Mário Macilau: Aging…an Encumbering Blessing?

Born in 1984 in Maputo, Mozambique, Mário Macilau is a documentary photographer highly concerned with environmental issues and the living and working conditions of the most vulnerable people. His work has been displayed at different festivals and venues internationally. A recent exhibition of his body of work “Esquecidos” (Forgotten), dedicated to elderly African people, was shown at the Centre Culturel Franco-Mozambicain in Maputo, which gave us the opportunity to speak with Mário about his photography.

Q: Mário, how did you get your start in photography? What moved you to photography?

A: I developed an interest in photography when I was child. I remember that in my primary school books there were illustrations of professionals in different categories and each student was asked to tell the teacher his/her own dream for the future.

I wanted to be a journalist, but this was very hard for me as I came from a very modest family. I grew up with my mother and my two younger sisters. As the oldest and only brother, I had to fight to support them financially. At the same time, my mother, who has no formal education, was worried about sending us to school each day.

At that time, I did not know anything about life and, for me, everything was just imagination. I used to see other children who were happier than I was. In fact, I was often bullied by other children when they saw me arriving at school without shoes and with old clothes.

This made me feel that I was nothing and that I had no talent for anything. But I just kept dreaming and followed my feelings. I was motivated by the power of the still image to change people’s mind about the world we’re living in. I started photographing to record what I saw. I had no idea about galleries, exhibitions, residencies and awards then. The only thing I had on my mind was that I wanted to be a different photographer from the commercial and street ones who, after the Mozambique’s independence from Portuguese rule, took photos for people and families to record moments of their lives.

Q: Mozambique is recognized for its well-established documentary, humanistic photographic tradition. Do you feel that it had an impact on your own approach? Do you feel connected with that school?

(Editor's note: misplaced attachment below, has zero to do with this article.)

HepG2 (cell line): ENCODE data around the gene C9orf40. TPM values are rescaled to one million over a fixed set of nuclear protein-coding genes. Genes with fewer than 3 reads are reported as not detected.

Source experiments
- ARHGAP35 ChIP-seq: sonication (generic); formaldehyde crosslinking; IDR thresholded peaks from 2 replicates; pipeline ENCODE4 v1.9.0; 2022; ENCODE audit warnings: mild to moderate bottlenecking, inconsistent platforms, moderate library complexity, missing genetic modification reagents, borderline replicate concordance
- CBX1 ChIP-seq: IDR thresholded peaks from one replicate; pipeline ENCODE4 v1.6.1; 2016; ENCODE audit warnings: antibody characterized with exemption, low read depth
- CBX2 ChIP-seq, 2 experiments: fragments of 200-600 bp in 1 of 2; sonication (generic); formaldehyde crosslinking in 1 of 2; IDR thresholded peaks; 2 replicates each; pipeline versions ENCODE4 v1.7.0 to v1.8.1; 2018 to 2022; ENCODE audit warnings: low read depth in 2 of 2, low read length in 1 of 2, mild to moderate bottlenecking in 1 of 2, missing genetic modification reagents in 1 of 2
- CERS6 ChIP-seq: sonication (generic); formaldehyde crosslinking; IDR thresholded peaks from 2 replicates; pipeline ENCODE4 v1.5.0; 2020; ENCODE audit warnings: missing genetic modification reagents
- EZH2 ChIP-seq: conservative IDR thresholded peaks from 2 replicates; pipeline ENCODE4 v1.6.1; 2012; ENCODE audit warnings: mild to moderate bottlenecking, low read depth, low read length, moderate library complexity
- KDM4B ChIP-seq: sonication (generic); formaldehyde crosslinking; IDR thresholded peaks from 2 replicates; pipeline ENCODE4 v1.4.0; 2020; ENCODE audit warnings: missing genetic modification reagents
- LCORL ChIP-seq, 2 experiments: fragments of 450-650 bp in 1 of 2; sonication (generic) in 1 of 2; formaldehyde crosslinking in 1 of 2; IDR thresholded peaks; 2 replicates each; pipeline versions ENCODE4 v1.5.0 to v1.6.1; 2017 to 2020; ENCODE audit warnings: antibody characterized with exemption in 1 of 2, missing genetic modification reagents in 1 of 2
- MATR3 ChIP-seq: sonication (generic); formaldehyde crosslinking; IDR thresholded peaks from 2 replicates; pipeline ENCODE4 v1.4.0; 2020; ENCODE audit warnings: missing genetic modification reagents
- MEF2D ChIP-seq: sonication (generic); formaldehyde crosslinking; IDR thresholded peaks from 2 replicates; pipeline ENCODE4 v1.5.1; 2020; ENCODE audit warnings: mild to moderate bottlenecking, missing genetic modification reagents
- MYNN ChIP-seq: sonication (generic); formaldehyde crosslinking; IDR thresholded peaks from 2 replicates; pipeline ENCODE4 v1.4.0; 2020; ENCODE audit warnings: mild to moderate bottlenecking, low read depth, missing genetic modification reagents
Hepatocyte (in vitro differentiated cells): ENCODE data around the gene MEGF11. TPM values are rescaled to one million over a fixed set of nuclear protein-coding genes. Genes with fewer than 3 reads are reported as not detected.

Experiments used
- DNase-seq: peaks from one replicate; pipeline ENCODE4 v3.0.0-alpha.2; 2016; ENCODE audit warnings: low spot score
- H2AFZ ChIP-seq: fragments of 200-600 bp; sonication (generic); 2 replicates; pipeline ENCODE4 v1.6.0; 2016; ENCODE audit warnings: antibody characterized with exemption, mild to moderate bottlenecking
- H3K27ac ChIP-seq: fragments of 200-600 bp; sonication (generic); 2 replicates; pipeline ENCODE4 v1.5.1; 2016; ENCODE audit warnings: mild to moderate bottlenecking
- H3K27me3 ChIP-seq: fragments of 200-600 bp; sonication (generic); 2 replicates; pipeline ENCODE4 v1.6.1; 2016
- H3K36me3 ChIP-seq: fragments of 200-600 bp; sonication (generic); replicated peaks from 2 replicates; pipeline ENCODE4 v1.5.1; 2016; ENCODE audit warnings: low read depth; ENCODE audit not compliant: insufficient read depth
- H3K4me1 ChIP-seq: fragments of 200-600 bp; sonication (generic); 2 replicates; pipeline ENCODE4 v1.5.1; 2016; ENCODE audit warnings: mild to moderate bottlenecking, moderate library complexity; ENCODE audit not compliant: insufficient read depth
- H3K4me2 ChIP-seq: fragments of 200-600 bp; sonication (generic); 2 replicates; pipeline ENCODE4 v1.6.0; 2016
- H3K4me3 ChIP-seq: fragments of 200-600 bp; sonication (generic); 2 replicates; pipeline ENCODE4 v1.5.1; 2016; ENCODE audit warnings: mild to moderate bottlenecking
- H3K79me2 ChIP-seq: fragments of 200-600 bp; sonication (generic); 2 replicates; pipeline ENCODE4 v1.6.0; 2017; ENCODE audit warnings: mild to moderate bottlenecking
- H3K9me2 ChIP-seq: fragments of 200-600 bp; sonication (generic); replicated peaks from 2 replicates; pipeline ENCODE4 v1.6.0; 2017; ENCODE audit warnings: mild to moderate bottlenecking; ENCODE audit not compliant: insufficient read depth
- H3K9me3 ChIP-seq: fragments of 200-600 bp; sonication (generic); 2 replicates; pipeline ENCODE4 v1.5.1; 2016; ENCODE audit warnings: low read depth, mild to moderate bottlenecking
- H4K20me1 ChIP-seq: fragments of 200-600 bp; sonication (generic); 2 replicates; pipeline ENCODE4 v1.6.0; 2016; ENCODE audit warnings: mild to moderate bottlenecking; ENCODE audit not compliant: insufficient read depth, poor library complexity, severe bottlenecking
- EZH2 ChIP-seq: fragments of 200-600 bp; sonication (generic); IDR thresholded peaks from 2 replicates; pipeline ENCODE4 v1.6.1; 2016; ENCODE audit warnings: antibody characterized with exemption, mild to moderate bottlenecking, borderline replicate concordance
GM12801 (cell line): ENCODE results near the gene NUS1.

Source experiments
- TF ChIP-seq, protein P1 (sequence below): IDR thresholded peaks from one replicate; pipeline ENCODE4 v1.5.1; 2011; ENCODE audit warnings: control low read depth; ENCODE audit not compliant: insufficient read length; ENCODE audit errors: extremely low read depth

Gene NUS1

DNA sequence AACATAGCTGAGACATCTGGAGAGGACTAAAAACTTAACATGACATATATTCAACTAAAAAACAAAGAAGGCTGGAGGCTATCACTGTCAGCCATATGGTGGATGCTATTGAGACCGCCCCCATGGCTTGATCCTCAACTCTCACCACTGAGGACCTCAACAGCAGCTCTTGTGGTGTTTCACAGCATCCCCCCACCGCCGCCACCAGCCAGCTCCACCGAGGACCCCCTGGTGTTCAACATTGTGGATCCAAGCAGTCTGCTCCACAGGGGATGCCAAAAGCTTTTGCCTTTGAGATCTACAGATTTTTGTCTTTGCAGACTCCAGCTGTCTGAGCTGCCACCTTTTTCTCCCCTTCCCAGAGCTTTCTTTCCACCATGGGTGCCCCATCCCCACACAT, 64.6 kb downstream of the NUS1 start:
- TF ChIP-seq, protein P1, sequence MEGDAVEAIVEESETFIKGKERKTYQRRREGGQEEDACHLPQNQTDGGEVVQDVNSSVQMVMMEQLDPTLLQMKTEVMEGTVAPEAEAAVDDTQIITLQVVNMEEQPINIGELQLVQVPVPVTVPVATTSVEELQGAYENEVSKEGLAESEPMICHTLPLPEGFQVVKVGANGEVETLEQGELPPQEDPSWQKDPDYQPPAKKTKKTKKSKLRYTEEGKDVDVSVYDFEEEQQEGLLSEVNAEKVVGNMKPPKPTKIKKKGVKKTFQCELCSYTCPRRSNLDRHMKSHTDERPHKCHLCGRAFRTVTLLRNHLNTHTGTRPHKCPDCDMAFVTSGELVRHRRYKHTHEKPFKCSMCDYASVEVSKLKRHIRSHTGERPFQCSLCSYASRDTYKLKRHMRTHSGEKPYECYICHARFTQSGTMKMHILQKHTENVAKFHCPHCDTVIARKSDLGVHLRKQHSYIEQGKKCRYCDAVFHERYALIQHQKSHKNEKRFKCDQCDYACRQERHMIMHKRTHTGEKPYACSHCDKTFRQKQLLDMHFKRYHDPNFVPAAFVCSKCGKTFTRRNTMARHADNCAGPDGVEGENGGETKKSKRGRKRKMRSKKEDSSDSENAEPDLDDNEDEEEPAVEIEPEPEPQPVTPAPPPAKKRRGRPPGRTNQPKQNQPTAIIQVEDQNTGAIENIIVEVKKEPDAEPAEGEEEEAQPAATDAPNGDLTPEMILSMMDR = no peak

A: It is true that Mozambique has a very strong tradition of photography but, in my own view and experience, that tradition has no impact on my work. I started my journey as a photographer by myself, without any formal education or information related to it. I am self-taught. I have learned that the best way to become the kind of photographer I wanted to be was to know more and more about life and people. The street, the places where I grew up and worked, helped me to open my mind and to develop my interest in photography.

This being said, what is good about the Mozambique school is the possibility of sharing experiences related to photography and its techniques with others in the country. Moreover, they have an important archive where everyone can access the images from the colonialism era and after independence.

Q: The portfolio you provided us is one of your recent works, “Esquecidos” (Forgotten), dedicated to elderly African people. Can you explain the process that brought you to produce this body of work?

A: In affluent societies, the demand of high-performance labor is paired with increasing life expectancy; a culture of care homes has been put in place. Elderly members of the family are placed in these homes under the care of professionals who are often strangers to these vulnerable groups. Care homes are part social club, dispensaries and hospices. This culture of displacement stands in contrast to the traditional social values of living together and becoming old under one’s homestead, whereby senior members of the family were taken care of by their offspring. Such cultures can still be found in rural areas and some parts of African countries. Thus, could aging be understood as an encumbering blessing? These are basically the reasons that motivated me to produce this body of work.

Q: Why did you decide to compose a double portrait made by successive black-and-white and color images?

A: Somehow, I wanted to explore the emotions and feelings of these people by playing with monochrome and color images, in order to understand how we can read each composition.

When I started my journey as a photographer, I used monochrome because it is considered more subtle and interpretive than color photography. This way, I could also develop my rolls by myself. Today things have changed a lot in the photographic industry because of digital technology. I wanted to experiment with new opportunities.